This Nobel Prize-winning diet is changing lives around the world. Would you try it?

Most of us know by now that diet plays a big role in our overall health and ability to ward off disease and illness.

What’s surprising many health professionals is just how much of an influence diet and lifestyle can have on our ability to reverse the damage we have already done and prevent any further harm to our health.

After conducting research over a 10-year period, doctors found that a whole-food, plant-based diet could drastically improve your health and reverse cellular aging in your body.

Their research and discovery was so groundbreaking it won them a ‘Nobel Prize in Physiology or Medicine’ and changed the course of nutrition and diets around the world.

When looking at the rate of disease and health issues, they discovered the majority of deaths in the Western World are actually preventable.

Ad. Article continues below.

Big health issues and killers such as heart disease, cancer, and diabetes can often be avoided by sticking to a sensible and balanced diet and lifestyle.

Many people assume these kinds of diseases are built into your genes or inherited through family blood lines; in other words they think they are unavoidable.

The truth is though, say the researchers, for most of the leading causes of death, your genes only account for 10-20 per cent of the risk.

Doctors found that by sticking to four simple diet and lifestyle goals, patients could drastically decrease their chances of developing chronic diseases.

The four recommended goals are: not smoking, not being obese, getting half an hour of exercise every day, and eating a diet rich in fruits and vegetables and whole grains and low in meat.

Ad. Article continues below.

Failing to stick to these four goals accounts for three quarter of your risk of chronic disease – a figure that surprised many in the medical world when it was first discovered.

If you stick to these goals and achieve them you may be able to wipe out more than 90 per cent of your risk of developing diabetes, more than 80 per cent of your risk of having a heart attack, cut by half your risk of having a stroke, and reduce your overall cancer risk by more than a third.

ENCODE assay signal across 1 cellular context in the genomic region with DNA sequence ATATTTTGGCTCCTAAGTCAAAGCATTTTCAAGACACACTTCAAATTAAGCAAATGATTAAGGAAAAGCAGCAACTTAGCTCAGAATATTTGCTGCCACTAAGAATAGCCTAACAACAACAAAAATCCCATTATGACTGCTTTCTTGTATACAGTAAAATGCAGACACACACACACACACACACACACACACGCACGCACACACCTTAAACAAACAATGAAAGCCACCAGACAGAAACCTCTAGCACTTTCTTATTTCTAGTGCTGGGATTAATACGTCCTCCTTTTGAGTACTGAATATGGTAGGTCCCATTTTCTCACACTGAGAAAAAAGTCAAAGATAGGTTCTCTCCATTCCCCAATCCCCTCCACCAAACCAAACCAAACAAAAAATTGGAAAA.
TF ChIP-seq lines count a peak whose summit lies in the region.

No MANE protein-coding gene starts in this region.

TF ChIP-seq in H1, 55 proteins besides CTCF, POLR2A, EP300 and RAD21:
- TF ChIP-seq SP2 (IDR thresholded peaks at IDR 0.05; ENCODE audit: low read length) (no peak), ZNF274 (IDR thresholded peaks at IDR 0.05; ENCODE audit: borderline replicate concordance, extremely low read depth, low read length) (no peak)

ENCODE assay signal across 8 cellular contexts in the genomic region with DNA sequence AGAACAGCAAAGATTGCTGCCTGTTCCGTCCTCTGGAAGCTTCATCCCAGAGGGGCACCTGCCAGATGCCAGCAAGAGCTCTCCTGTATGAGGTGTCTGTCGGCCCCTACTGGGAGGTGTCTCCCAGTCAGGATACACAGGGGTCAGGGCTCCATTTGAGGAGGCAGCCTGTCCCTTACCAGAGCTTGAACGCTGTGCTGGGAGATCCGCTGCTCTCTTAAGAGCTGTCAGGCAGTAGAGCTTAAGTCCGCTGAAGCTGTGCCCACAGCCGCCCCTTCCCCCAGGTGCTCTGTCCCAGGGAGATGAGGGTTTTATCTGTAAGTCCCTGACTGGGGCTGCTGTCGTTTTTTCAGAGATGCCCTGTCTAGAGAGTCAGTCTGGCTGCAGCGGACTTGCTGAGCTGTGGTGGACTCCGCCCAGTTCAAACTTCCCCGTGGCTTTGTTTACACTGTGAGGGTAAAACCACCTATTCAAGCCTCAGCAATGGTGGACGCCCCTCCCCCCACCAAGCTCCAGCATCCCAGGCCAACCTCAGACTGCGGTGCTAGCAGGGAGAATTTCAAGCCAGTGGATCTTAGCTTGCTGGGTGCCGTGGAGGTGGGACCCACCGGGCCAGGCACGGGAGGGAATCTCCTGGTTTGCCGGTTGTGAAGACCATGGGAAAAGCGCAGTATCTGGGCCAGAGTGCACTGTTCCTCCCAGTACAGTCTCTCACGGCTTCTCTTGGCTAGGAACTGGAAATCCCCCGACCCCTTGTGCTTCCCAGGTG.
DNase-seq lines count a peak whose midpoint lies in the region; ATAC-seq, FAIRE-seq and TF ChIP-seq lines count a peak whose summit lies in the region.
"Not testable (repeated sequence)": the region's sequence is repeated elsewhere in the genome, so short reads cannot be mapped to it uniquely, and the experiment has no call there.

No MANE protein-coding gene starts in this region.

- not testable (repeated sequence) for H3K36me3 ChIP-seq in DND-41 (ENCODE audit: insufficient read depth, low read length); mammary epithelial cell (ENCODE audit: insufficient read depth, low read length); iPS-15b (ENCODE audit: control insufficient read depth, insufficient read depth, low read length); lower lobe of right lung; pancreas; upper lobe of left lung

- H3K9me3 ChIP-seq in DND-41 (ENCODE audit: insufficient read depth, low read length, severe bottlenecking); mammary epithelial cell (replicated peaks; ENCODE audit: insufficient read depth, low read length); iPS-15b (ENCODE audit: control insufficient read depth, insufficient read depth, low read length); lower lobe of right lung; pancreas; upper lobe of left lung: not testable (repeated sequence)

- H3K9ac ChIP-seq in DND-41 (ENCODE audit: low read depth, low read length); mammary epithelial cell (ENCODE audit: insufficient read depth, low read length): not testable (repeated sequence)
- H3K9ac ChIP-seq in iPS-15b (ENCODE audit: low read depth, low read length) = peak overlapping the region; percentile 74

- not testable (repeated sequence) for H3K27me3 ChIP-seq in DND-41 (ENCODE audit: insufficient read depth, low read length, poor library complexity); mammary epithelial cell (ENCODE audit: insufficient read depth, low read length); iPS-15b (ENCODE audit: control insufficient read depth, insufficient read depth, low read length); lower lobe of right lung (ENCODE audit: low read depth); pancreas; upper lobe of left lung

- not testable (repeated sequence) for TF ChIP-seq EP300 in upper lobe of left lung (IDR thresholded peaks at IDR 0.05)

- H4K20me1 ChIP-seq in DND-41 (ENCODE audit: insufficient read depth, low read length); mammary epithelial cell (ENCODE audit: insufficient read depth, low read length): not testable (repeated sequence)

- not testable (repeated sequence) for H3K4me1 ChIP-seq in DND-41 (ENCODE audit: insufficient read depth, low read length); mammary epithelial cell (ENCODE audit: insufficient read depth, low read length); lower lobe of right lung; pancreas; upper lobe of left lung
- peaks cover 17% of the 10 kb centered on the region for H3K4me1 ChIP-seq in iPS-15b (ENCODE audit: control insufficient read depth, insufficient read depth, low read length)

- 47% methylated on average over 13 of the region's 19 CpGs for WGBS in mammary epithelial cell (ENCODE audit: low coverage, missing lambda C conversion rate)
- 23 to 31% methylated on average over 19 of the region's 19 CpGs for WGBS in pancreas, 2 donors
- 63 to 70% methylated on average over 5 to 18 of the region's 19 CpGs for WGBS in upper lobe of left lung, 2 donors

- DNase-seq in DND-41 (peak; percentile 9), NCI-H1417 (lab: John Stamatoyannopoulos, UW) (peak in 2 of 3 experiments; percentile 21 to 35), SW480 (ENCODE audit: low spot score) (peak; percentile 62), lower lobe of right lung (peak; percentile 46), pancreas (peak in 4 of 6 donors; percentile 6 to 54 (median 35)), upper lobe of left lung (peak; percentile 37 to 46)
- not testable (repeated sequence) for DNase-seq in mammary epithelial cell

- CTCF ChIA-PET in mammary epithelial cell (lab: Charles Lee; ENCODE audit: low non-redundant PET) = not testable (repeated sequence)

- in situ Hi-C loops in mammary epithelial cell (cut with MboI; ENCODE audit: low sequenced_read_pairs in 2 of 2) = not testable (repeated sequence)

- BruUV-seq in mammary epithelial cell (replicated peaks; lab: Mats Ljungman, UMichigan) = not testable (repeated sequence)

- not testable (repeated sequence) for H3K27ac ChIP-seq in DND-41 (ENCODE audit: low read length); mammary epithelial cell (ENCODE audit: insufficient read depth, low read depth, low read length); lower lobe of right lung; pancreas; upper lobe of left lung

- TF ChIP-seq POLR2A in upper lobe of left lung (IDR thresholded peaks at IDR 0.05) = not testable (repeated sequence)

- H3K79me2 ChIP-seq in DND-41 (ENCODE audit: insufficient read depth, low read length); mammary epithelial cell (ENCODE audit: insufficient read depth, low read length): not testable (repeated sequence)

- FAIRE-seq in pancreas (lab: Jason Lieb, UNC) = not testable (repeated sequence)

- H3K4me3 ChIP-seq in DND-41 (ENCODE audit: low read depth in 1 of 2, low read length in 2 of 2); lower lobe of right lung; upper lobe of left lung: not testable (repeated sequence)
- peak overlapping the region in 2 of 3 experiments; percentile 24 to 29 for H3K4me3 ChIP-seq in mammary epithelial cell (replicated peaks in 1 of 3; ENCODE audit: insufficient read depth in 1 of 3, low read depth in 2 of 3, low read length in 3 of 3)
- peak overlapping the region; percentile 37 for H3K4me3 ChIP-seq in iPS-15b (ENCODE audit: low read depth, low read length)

To help people achieve these goals and encourage a healthy society, doctors developed a list of foods and activities, which they say should be included in everyone’s diet and daily life for optimal health.

Dr. Michael Greger, an internationally-recognized lecturer and physician, wrote a book based on this research and recommended goals, urging people to consume a range of veggies and fruits as well as beans, berries and spices.

According to Dr Greger you should aim to build the majority of your daily food intake from items on the list; you can add meat and fish to your meals too, but it is recommended you limit your portion sizes and stick to one serving per day.

Ad. Article continues below.

Take a look at the list below and tell us: do these new revelations inspire you to change your diet and lifestyle?

1. Cruciferous vegetables such as broccoli, brussels sprouts, cabbage, cauliflower, kale, spring greens, radishes, turnip tops, watercress. One serving a day: A serving is half a cup chopped or quarter of a cup of broccoli or brussels sprouts.

2. Greens including spring greens, kale, young salad greens, sorrel, spinach, swiss chard. Two servings a day: a serving is one cup raw or half a cup cooked.

3. Other vegetables: asparagus, beets, bell peppers, carrots, corn, courgettes, garlic, mushrooms, okra, onions, pumpkin, snap peas, squash, sweet potatoes, tomatoes. Two servings a day: a serving is one cup raw leafy vegetables; half a cup raw or cooked non-leafy vegetables; half a cup vegetable juice; a quarter of a cup dried mushrooms.

4. Beans: black beans, cannellini beans, black-eyed peas, butter beans, soyabeans, baked beans, chickpeas, edamame, peas, kidney beans, lentils, miso, pinto beans, split peas, tofu, hummus). Three servings a day: That’s a quarter of a cup of hummus or bean dip; half a cup of cooked beans, split peas, lentils or tofu; or a full cup of fresh peas or sprouted lentils.

Ad. Article continues below.

5. Berries — any small edible fruit, including grapes, raisins, blackberries, cherries, raspberries and strawberries. One serving a day: a serving is half a cup of fresh or frozen, or a quarter of a cup of dried.

6. Other fruits such as apples, apricots, avocados, bananas, cantaloupe melon, clementines, dates, figs, grapefruit, honeydew melon, kiwi, lemons, limes, lychees, mangos, nectarines, oranges, papaya, passion fruit, peaches, pears, pineapple, plums, pomegranates, prunes, tangerines, watermelon. Three servings a day: One serving is a cup of cut-up fruit, or one medium fruit, or a quarter of a cup of dried fruit a day.

7. Flaxseeds: one tablespoon a day.

8. Nuts: a quarter of a cup a day, or two tablespoons of peanut, almond or other nut butter.

9. Spices — every day you should have a quarter teaspoon of turmeric in addition to any other spices you enjoy.

Ad. Article continues below.

10. Whole grains (rice, buckwheat, quinoa, cereal, pasta, bread). Three servings a day: That’s half a cup of cooked rice or pasta; one cup of cereal; a slice of bread; half a bagel.

11. Exercise — ideally 90 minutes a day of moderate activity such as walking.

12. Water: five large (12oz/340ml) glasses a day.

Do you eat most of the foods on this list? Would you change your diet if it could improve you health and lower your risk of disease?